Creating a Yeast Starter

Lately, yeast is hard to find. I’ve been looking for it in every store and have had little luck in finding it. I was able to get a hold of live cake yeast at one point - but not since then and I wanted to keep baking so I needed another solution.

There are a few of alternatives to yeast. I have tried baking soda and baking powder, and although both of these can work as a substitute, for me they don’t replace yeast. So I set out to make my own starter and I have been happy with the results.

When you think about it, people have been baking bread for 100s of years without commercial yeast. A natural (wild) yeast starter is not only easy, it doesn’t have all of the chemicals found in commercial yeast.

Here are the steps I used to create the starter:

Part 1 - Raisin water

I tried to create the starter using both plain water and raisin water. I found the raisin water to be more effective because it not only jump starts the process, it creates a starter with a pleasant wine-like smell.

Ingredients / Tools:

1 Box of raisins

2 Tbsp Sugar

1/2 cup water 1 small jar with a lid

1. Mix a box of raisins with 2 tbsp sugar. Put it in a small jar and add water. (I use bottled water). Seal tight and let it sit.

2. After 2-3 days, the water will darken and the raisins will float. Strain and keep the water.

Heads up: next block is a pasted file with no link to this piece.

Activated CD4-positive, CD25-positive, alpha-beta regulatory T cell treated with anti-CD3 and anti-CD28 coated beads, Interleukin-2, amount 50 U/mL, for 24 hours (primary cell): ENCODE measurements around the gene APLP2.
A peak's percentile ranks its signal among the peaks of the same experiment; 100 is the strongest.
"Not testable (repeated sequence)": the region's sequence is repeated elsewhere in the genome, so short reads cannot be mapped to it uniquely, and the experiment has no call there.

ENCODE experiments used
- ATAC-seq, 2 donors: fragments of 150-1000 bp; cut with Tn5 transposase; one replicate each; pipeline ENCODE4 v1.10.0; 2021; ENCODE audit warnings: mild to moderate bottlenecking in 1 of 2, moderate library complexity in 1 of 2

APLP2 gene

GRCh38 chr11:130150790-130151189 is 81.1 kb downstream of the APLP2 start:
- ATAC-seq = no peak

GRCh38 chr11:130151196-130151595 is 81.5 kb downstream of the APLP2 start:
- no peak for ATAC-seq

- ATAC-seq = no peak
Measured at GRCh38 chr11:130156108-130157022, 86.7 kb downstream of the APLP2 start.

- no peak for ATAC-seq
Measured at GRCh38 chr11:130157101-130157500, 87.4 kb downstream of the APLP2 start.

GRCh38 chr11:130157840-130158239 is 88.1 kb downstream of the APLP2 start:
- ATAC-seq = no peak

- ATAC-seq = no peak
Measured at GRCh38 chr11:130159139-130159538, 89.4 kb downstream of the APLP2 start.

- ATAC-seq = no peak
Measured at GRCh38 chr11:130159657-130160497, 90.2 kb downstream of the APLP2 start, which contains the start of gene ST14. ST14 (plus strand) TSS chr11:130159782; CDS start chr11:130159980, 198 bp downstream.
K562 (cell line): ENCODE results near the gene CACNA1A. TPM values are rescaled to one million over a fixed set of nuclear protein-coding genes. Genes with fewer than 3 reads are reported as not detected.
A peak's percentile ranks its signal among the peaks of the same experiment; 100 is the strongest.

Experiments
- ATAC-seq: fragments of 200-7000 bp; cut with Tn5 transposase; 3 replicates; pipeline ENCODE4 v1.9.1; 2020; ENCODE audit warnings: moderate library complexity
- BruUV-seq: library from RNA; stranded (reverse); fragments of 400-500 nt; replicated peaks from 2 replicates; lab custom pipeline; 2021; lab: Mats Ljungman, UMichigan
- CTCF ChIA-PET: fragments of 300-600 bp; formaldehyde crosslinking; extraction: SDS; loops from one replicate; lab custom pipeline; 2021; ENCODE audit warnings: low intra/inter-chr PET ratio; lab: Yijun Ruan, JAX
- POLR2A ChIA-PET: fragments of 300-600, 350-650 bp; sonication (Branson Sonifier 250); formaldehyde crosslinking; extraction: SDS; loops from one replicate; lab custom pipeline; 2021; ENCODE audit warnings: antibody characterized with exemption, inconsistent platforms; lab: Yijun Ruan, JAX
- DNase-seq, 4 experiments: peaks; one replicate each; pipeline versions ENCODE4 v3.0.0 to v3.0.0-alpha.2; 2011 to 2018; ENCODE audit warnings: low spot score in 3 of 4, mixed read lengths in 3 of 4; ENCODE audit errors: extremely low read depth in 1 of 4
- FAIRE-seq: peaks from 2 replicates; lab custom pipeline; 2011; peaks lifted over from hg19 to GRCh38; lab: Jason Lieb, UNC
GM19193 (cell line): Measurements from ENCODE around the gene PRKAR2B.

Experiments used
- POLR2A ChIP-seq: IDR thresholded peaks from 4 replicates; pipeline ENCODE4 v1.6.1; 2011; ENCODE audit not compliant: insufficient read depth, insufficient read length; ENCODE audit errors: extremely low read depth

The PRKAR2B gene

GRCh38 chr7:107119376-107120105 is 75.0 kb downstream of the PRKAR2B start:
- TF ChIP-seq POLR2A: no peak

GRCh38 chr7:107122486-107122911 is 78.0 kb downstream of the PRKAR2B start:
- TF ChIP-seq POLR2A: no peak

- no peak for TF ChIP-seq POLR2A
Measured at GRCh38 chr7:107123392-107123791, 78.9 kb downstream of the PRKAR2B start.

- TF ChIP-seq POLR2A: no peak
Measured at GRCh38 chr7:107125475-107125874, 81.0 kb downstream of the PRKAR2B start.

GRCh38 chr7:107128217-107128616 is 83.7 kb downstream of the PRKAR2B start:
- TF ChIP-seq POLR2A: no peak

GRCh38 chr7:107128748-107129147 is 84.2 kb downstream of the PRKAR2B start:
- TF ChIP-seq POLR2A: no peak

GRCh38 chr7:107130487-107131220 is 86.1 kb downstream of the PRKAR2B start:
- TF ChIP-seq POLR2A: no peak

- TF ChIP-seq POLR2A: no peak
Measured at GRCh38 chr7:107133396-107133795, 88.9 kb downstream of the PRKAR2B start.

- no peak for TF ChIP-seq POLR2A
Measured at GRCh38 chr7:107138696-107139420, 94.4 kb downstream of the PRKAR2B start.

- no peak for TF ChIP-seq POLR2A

Part 2 - Creating the Starter

Ingredients / Tools:

Flour 3 tbsp flour

Raisin Water 2 tbsp

Water (bottled or tap)* as needed

Mason Jar with lid

1. In a large mason jar with lid, add 3 tbsp flour to 2 tbsp strained raisin water. Mix well. The consistency will be very thick. That's OK.

2. Put the lid over the jar but do not seal it, leave space for air to get in. Discard the remaining raisin water.

NOTE: If you are using a mason jar with a metal clasp, remove the rubber seal on the top so the jar is not airtight.

3. Mix 3 times a day with a fork.

4. Every morning discard some of the starter and then add 3 tbsp flour and 2 tbsp water and mix well with a fork. If I will be using the starter the next day, I may do this at night too.

4. After a few days, once large and small bubbles form, it has doubled in size and has a pleasant smell - it is ready. It should have a pleasant wine like smell to start (because of the raisins).

5. If baking often it can be kept on the counter, it not, keep it in the fridge and wake it up (by feeding it flour and water) the night before using.

Use Bottled Water or Tap Water?

Whether you should use tap water or not depends on the water. There are many people that have great success with tap water and many can only use bottled water. For me, baking is often experimenting with different options. Even when I follow a recipe, the results could vary based on the temperature of the room, the humidity level, the minerals in the water, etc. I tried tap water once and the starter smelled very bad and had to be thrown out.

Water on Top of Starter (Hooch)

Every so often you may see a layer of water on top of the starter. This is called Hooch. Simply pour it off or mix it in (for a more sour flavor) and then feed the starter.

What Type of Flour Can You Use for a Starter You can really use any type of flour. Some people think bread flour is the best. I have been using unbleached flour for my starter and I can use it with any type of flour for baking.

Converting recipes from dry yeast to yeast starter are necessary because it is not quite one packet of dry yeast to 1 cup of starter. For me (so far) it has been easiest to find recipes that use a yeast starter instead of dry yeast.